October is my favorite month of the year, and this is largely due to movies. When I was a young redheaded rapscallion, my parents censored a large portion of my television watching. I was the kid who could not watch The Simpsons or Married, With Children (for that I thank them) or the blood and scream filled horror movies about which all of my friends were talking on the monkey bars (which is an elementary school version of a water cooler, I believe). So what did I do? I went to my friends’ houses and watched them in the middle of the night. I remember the first time I saw Psycho at David’s house. I remember the first time I saw IT at Doron’s house. Each time I was scared shitless, but ultimately delighted. Then, around 6th or 7th grade, my parents stopped caring. My father took me to the video store and watched as I rented Natural Born Killers and Texas Chainsaw Massacre. He warned me that I would probably be permanently damaged by the violence and terror of these films, but that he was sick of me whining. So I watched them. And then I watched more.
Now, years later as a grown man, I still try to see every horror movie there is. While they’re not as interesting anymore, and usually consist of remakes, sequels, remakes of Japanese movies and remakes of Japanese sequels, there are still a few good ones that slip through the cracks. October is when I go crazy on horror movies. While we all know great movies like The Shining, The Exorcist and Rosemary’s Baby, here are a few great ones (some old, some new) that may have fallen below your radar.
The Collector: I watched this one with (and upon recommendation from) BS enthusiast Greg as well as ChezJJP and boomstick. Less outwardly frightening and more absorbing and eerie, this film stars Terence Stamp as a bank clerk who begins collecting butterflies, until he finds a young woman he wants to nab instead. Using a series of chloroform cocktails, he manages to get her into his underground dungeon, where the two form a relationship over several weeks. She develops a bit of Stockholm Syndrome, as he does not seem to want to harm her, just admire her in a captured state. If you liked Silence of the Lambs, you should enjoy this as well. Much like Hannibal Lector, the character here is well defined, outspoken, and often quite sweet and sympathetic.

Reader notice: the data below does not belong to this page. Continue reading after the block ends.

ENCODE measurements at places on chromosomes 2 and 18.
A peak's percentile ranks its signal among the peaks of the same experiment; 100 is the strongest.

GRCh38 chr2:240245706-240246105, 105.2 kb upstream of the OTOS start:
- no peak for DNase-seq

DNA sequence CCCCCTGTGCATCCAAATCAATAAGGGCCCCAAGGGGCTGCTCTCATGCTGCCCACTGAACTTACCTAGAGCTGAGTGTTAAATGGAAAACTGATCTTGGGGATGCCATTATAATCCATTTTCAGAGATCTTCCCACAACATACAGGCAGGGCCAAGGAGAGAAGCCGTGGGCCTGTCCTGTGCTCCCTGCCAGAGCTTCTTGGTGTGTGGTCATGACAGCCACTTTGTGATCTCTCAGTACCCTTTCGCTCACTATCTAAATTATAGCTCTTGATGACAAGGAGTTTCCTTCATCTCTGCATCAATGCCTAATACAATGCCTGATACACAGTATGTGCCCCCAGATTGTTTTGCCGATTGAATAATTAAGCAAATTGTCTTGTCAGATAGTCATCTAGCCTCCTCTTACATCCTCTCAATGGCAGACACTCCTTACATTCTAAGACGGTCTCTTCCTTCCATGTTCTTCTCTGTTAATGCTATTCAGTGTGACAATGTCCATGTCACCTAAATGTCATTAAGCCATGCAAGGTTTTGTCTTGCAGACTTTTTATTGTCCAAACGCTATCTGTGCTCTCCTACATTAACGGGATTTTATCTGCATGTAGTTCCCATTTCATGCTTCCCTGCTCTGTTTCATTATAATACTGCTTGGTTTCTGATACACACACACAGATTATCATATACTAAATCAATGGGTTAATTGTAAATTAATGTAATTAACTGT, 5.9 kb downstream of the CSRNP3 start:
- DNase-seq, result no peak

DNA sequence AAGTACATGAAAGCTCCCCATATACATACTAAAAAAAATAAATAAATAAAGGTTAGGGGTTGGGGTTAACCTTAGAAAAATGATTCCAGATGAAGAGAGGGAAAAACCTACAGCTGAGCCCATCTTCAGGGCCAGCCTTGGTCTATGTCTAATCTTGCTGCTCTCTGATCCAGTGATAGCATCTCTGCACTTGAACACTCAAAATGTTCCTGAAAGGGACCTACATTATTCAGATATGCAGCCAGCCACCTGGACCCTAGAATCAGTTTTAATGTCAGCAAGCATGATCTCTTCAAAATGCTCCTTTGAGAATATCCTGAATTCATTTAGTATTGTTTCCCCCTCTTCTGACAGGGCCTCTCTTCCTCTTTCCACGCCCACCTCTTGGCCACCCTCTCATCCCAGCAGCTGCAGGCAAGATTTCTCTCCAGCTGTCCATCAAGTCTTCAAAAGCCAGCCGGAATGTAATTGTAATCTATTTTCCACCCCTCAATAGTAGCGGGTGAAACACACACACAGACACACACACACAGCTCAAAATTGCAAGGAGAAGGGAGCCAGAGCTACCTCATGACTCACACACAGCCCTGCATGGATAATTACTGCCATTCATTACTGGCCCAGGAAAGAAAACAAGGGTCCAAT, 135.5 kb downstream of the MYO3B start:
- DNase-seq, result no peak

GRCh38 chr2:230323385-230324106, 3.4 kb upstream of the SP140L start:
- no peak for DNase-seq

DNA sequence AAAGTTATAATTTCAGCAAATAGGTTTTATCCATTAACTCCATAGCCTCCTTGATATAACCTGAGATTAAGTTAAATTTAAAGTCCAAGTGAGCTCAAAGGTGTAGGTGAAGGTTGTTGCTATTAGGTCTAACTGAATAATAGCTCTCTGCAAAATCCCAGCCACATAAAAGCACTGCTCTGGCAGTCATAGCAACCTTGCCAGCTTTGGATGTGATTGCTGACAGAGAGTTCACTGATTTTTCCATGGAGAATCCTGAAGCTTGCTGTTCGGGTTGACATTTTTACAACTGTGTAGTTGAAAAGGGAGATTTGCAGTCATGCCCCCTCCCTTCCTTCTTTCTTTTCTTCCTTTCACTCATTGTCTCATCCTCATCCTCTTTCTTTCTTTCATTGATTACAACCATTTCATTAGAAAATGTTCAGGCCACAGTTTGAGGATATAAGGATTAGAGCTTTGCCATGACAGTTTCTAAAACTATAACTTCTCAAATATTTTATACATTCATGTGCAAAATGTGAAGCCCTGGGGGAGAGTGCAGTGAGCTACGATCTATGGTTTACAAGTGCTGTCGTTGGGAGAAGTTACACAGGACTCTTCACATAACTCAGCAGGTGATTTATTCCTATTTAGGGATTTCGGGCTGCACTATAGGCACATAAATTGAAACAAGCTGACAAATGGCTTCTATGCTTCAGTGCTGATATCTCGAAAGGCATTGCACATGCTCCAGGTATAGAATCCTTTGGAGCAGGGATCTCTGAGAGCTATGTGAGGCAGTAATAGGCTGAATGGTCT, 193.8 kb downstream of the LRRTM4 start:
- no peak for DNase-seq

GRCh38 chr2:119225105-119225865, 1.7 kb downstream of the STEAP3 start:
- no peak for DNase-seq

Ravenous: This movie begins with the quote from Nietzsche: “He that fights with monsters should look to himself that he does not become a monster.” Following that is an uncredited quote which simply says, “Eat Me.” This sets the tone for this semi-serious horror flick which is both hilariously funny and graphic. A man is assigned to an outpost in the Sierra Nevada Mountains with a bunch of forgotten military degenerates. While there, another man shows up claiming to be the sole survivor of an expedition where they ran out of food and started to turn on each other. If you liked Texas Chainsaw Massacre, you might also enjoy this. While this is more character driven than TCM, both will make you never want to eat meat again. Clearly, I highly recommend this to recklesley.
Freaks: Tod Browning created the greatest Dracula film in history in 1931 and then followed it up with this, the film that pretty much ruined his career. A group of circus freaks live peacefully in a traveling show, until one of them (a sideshow midget) falls in love with a “normal” trapeze artist. She leads him on and attempts to con him, despite his friendliness and honesty. While slow moving at times, there are many things in this movie that I guarantee had never filmed before, including a violent finale that must be seen to be believed. Fans of Tim Burton films like Edward Scissorhands and Nightmare Before Christmas might enjoy this, as it is told from the perspective of people who are not often main characters.
Zombi 2: This movie is made for the people who do not cover their eyes during the gory bits. For example, there is a scene in this film where you watch a woman’s eye ball being slowly pierced by a piece of wood. Lucio Fulci doesn’t fuck around with gore. A boat shows up in New York which appears to have no survivors, until a corpse comes back to life. The boat is traced back to a remote island, and a journalist travels there to get the story, only to find a horde of hungry corpses. Fans of Eli Roth’s Hostel should check this out and see what horror gore (or “gorror”) is really all about. Oh yeah, and there’s a scene where a Zombie fights a shark. Find something that original in another movie. I dare you.
Anyway, there’s four to start you off. All of these films are available on Netflix. I’ll come back with some more each week until the end of the month. Make sure you sleep with the lights on. Happy October!